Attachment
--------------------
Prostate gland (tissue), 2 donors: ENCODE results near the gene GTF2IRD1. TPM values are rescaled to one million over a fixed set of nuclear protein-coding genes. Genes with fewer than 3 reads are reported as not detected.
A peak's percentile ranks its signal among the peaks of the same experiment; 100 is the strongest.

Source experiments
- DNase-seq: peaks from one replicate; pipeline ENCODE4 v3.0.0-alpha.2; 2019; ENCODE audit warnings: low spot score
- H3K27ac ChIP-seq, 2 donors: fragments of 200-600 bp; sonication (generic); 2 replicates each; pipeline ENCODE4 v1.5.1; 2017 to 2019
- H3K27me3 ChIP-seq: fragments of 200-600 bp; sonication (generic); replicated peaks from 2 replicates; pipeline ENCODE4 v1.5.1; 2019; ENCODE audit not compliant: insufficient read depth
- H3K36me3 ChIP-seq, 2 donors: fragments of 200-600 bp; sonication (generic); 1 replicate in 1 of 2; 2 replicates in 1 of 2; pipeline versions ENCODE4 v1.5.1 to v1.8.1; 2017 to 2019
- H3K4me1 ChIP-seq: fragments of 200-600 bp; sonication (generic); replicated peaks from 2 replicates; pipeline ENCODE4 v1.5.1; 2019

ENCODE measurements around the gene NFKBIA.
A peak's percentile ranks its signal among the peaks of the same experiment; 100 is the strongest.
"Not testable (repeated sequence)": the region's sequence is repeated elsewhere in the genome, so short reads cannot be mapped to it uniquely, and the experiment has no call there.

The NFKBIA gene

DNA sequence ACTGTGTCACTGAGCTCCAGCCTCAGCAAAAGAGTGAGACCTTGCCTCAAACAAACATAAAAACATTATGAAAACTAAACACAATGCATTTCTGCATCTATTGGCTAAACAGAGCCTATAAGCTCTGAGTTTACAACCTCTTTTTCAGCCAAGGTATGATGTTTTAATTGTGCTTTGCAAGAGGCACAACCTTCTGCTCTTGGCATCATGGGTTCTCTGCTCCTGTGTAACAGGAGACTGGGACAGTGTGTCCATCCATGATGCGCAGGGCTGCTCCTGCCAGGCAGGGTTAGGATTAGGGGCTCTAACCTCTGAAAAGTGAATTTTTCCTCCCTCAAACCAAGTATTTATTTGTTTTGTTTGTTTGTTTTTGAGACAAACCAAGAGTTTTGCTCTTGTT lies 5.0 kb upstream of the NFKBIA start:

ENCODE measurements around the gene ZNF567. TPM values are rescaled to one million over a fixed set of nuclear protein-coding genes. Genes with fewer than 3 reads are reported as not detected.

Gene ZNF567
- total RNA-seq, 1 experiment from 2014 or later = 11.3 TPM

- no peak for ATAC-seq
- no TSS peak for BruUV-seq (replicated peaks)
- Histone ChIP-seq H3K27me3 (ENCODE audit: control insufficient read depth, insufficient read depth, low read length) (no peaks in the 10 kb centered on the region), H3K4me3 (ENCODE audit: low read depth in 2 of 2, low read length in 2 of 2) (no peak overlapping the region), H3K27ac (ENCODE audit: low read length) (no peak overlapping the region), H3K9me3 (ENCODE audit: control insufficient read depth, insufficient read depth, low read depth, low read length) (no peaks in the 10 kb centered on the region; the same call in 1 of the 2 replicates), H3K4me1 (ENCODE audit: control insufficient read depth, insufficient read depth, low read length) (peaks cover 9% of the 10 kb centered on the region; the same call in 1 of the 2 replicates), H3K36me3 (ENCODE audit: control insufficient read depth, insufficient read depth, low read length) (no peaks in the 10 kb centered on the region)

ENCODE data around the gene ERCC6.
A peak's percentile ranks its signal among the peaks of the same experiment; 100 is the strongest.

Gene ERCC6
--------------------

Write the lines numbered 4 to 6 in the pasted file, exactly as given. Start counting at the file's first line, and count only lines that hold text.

- DNase-seq: peaks from one replicate; pipeline ENCODE4 v3.0.0-alpha.2; 2019; ENCODE audit warnings: low spot score
- H3K27ac ChIP-seq, 2 donors: fragments of 200-600 bp; sonication (generic); 2 replicates each; pipeline ENCODE4 v1.5.1; 2017 to 2019
- H3K27me3 ChIP-seq: fragments of 200-600 bp; sonication (generic); replicated peaks from 2 replicates; pipeline ENCODE4 v1.5.1; 2019; ENCODE audit not compliant: insufficient read depth